Detroit area ring that used stolen credit cards to buy guns illegally busted by ATF

The Bureau of Alcohol, Tobacco, Firearms and Explosives (ATF) says an organized crime ring was conducting "straw purchases"  using stolen credit card information to buy guns. Now, 10 people are facing federal charges.

The straw purchases nickname from the ATF comes, because the crime happens so often. Each suspect is facing 10 years in prison and $250,000 in fines.

The owner of Action Impact Firearms is familiar with this activity as well.

"Someone who is purchasing a firearm for another person, who can’t lawfully buy one," said William Cusik. "When I hear about stolen credit cards, I think there are some guns that are going to be purchased."

On Tuesday, 10 people from metro Detroit were charged in connection with straw purchasing.

According to the ATF, three ring leaders would find stolen credit card info online - and use that information to buy guns. They would then send seven accomplices into the store to pick up the guns using fake IDs.

"And the whole key to its success is, whoever they are buying it from, doesn’t discover the credit card is stolen for several days," Cusik said.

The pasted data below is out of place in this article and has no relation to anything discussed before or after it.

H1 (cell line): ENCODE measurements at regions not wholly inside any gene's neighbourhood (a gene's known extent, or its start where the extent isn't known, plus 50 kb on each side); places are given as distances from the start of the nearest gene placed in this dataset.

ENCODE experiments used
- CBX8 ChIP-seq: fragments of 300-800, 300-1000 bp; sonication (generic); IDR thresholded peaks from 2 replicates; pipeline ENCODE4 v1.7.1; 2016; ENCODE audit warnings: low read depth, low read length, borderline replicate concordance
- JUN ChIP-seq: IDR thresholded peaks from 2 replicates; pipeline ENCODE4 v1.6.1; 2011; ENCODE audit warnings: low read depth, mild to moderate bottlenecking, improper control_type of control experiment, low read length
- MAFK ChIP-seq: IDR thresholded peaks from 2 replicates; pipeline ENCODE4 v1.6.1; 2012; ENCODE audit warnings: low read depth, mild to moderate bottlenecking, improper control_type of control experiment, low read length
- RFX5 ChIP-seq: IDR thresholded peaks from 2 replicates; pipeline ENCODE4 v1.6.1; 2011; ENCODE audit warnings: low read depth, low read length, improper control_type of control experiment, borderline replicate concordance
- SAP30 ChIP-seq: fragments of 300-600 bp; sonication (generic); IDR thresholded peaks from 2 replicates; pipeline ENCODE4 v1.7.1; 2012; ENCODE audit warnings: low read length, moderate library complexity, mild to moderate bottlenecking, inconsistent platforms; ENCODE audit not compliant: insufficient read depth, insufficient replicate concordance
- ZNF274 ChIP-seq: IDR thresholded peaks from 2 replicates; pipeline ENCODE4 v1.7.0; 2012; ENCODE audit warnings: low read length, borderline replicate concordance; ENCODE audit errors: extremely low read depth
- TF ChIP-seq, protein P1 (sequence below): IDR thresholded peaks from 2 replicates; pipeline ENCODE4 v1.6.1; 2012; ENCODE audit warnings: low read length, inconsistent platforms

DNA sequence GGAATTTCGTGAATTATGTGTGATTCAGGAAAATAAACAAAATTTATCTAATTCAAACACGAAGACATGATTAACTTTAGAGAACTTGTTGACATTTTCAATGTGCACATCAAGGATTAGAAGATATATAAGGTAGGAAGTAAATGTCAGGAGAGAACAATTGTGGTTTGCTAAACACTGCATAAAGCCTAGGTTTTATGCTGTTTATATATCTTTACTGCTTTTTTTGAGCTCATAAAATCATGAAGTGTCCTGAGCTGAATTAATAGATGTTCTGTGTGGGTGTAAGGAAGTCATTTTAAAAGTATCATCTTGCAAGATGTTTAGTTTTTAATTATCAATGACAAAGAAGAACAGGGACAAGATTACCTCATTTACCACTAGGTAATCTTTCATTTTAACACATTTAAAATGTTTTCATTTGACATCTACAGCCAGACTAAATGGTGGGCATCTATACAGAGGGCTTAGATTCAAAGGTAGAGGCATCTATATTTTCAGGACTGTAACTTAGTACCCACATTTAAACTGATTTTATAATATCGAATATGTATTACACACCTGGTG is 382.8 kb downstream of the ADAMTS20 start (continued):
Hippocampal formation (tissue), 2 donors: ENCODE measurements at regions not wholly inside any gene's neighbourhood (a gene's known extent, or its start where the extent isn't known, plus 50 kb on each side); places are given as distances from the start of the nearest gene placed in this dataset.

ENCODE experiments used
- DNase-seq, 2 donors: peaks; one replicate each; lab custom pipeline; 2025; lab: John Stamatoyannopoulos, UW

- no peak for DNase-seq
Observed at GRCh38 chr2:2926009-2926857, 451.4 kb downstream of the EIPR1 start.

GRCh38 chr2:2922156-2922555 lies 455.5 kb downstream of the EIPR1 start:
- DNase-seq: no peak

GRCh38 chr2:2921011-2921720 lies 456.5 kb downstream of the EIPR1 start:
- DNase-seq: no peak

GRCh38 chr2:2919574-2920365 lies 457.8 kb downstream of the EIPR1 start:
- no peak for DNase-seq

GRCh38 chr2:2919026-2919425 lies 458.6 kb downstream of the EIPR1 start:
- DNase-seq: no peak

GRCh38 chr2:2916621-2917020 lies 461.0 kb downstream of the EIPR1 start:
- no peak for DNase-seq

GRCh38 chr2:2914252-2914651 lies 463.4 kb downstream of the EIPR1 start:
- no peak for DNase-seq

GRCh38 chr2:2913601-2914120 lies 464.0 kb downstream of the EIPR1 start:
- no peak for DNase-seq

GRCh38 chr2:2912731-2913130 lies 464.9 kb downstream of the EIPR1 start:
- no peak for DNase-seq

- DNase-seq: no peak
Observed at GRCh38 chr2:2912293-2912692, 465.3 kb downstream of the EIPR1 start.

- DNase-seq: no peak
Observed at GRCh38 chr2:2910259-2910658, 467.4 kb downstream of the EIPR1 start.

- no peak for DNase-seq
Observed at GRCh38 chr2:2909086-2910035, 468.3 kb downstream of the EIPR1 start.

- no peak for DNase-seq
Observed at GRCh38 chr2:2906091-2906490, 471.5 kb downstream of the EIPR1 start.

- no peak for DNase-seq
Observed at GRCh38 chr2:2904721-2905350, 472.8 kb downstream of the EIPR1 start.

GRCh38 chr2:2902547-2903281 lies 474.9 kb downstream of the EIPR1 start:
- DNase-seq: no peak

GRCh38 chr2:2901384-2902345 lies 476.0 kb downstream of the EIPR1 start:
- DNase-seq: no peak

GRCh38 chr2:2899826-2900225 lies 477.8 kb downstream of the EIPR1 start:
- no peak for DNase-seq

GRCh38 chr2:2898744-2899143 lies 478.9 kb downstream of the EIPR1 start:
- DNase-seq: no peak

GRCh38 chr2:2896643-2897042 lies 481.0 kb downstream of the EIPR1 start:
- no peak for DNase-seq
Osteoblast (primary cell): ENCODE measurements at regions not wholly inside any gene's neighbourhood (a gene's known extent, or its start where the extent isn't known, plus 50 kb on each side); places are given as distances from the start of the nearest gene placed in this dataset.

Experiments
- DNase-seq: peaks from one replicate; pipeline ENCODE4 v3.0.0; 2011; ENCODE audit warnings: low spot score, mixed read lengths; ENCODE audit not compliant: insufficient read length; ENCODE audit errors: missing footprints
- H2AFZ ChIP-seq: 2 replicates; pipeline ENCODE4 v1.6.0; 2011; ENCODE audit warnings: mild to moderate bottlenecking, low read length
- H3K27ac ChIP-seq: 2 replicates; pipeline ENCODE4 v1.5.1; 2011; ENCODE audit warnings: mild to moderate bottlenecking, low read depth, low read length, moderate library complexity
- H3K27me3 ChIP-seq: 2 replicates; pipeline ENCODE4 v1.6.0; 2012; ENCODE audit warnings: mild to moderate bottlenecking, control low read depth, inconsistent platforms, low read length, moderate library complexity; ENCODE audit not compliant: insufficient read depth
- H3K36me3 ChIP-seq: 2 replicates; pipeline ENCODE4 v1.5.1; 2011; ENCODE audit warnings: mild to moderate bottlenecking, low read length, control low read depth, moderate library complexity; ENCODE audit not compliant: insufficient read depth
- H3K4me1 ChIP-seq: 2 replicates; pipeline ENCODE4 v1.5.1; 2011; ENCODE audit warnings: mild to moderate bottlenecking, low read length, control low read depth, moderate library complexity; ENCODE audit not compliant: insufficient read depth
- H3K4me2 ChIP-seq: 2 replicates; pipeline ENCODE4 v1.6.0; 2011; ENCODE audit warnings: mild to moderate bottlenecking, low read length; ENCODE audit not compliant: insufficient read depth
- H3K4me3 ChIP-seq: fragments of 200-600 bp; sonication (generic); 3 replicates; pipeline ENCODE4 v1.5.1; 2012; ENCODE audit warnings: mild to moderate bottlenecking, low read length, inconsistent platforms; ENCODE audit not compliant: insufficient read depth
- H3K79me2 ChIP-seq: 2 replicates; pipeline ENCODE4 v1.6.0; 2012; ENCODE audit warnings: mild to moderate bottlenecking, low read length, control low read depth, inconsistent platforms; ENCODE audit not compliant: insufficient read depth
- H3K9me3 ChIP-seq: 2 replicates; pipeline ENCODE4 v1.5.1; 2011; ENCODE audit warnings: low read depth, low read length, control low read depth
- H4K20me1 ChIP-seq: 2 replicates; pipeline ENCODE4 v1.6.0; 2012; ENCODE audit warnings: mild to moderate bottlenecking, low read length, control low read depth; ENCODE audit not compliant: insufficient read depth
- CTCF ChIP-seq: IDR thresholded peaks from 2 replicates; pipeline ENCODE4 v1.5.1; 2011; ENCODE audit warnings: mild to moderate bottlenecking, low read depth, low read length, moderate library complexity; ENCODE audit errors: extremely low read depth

According to the ATF, from November 2020 to March of this year, this group of 10 people did this 40 separate times.

The suspects named in the case are: Chauncey Williams, Mike Chahoua, Antonio Jackson, Bishop Allen, Garcia Moses, Donte Turner, Reginald Small, Eshon Rose, James Jackson, and Emmanuel Stevens. 

"If you have obtained a firearm illegally, I think there is a 100 percent chance you are going to do something illegal with it," said Cusik.

So what is being done to stop this activity? A lot falls on the firearms dealers themselves.

"Now we put that information under scrutiny," he said. "So we go online and try to confirm the information of the purchaser and even find a photo of them so whoever comes in we can look at the pic and see if it’s him."

Working hand in hand with the ATF, investigations lead to arrests, but it all takes time - and requires patience for law-abiding citizens.

"So if you are looking to buy a firearm understand you are going to come under scrutiny and I think it’s what you to happen," Cusik said. "I certainly want retailers to do the right thing and they do."

Another factor working in the criminals' favor, the owner of Action Impact Firearms says the fake IDs that are being used today are very hard to spot.  
He said as a response, those working at the gun stores require extra training to be able to spot a fake.